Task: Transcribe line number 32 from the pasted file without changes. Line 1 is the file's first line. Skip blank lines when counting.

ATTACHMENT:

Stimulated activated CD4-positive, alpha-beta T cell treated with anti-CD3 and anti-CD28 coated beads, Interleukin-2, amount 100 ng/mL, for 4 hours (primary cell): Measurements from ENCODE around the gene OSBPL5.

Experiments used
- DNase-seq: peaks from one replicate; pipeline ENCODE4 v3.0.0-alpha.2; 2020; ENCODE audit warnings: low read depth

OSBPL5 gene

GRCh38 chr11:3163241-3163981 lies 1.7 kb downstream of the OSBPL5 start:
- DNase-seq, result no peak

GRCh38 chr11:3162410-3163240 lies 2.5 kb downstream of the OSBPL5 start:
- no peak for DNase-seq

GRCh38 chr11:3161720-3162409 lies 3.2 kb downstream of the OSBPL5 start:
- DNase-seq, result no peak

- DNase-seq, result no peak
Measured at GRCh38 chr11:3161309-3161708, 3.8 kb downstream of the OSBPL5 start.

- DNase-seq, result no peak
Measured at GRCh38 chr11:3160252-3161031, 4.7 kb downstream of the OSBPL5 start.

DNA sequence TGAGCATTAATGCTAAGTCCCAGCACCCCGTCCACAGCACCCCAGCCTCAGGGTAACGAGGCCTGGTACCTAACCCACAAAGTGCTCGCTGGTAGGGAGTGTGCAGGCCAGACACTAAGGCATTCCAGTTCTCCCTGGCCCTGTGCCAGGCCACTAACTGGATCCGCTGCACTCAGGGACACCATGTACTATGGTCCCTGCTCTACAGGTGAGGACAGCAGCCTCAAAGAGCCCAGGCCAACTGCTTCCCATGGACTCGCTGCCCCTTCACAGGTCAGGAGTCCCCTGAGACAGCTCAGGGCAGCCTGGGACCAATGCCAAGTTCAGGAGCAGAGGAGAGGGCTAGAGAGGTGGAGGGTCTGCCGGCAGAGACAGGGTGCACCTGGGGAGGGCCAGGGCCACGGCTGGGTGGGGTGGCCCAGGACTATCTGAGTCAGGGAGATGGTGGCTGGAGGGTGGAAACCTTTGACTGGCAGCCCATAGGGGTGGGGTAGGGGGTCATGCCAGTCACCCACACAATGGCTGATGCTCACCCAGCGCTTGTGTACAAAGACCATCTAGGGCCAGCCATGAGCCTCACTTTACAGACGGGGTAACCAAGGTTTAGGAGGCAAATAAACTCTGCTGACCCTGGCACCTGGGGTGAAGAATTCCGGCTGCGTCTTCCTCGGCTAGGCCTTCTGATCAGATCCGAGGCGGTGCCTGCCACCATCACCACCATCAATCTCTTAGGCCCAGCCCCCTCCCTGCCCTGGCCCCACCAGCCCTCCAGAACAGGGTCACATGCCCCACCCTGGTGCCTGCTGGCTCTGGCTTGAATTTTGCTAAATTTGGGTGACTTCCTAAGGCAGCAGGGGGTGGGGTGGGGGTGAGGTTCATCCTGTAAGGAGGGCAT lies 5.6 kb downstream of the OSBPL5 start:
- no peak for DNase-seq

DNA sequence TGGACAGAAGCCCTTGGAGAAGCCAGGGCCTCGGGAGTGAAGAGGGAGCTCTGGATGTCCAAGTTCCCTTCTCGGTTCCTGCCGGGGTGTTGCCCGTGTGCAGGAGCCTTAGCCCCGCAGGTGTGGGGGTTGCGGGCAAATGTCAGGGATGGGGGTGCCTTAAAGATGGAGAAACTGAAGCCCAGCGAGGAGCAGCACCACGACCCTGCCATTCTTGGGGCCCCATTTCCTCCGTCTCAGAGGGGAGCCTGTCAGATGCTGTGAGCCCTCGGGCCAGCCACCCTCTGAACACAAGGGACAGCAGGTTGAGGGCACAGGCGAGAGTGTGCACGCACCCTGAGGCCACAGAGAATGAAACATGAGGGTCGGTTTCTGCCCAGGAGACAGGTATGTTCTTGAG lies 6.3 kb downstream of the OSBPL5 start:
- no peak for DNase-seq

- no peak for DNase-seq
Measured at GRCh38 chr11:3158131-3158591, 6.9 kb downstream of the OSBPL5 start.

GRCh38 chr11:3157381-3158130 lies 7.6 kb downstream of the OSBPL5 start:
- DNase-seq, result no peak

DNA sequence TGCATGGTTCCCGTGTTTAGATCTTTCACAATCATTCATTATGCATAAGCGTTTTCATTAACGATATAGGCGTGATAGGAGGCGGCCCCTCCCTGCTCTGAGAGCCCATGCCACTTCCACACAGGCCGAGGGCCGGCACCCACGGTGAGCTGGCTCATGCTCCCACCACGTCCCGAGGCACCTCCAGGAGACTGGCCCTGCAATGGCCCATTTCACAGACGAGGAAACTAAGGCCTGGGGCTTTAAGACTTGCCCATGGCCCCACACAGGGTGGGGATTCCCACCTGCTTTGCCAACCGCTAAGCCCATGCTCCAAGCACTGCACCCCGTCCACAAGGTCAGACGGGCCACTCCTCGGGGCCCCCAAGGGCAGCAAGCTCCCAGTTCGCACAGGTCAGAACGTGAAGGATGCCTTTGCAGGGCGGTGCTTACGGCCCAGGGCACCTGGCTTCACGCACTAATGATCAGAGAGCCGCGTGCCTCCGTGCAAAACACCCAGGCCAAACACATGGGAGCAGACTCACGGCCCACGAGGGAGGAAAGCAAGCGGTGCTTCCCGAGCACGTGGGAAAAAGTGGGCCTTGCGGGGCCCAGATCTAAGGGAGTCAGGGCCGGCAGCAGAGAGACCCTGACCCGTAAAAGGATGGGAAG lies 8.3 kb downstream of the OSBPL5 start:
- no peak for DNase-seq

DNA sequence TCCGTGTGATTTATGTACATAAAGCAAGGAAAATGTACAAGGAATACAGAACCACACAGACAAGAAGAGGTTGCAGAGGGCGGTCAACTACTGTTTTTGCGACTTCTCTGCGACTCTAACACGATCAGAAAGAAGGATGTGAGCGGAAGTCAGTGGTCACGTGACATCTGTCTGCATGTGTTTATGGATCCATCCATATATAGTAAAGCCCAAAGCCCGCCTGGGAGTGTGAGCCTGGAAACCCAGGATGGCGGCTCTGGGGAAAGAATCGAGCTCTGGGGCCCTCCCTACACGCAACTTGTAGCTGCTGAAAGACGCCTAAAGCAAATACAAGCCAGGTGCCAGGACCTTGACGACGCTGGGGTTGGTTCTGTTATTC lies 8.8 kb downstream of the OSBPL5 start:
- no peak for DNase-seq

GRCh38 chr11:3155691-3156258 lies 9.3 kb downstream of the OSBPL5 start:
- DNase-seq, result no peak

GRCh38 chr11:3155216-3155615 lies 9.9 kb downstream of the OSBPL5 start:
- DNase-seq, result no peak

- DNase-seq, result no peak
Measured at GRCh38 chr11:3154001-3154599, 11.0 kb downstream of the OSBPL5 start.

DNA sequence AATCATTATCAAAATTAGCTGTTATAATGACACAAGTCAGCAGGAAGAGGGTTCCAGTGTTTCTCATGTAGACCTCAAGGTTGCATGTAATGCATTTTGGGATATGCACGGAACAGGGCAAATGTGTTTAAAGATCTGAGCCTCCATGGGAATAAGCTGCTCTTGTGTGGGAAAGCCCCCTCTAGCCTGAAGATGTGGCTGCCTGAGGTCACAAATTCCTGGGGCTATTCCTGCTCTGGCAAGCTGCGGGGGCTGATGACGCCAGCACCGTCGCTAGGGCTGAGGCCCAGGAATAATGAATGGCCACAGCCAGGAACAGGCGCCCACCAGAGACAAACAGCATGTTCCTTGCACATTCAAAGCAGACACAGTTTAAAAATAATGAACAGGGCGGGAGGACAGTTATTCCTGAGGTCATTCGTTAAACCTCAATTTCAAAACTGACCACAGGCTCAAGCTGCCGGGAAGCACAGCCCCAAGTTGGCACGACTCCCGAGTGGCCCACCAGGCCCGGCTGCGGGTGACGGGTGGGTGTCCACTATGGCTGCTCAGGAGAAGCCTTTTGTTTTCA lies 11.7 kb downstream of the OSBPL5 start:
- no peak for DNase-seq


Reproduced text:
Measured at GRCh38 chr11:3154001-3154599, 11.0 kb downstream of the OSBPL5 start.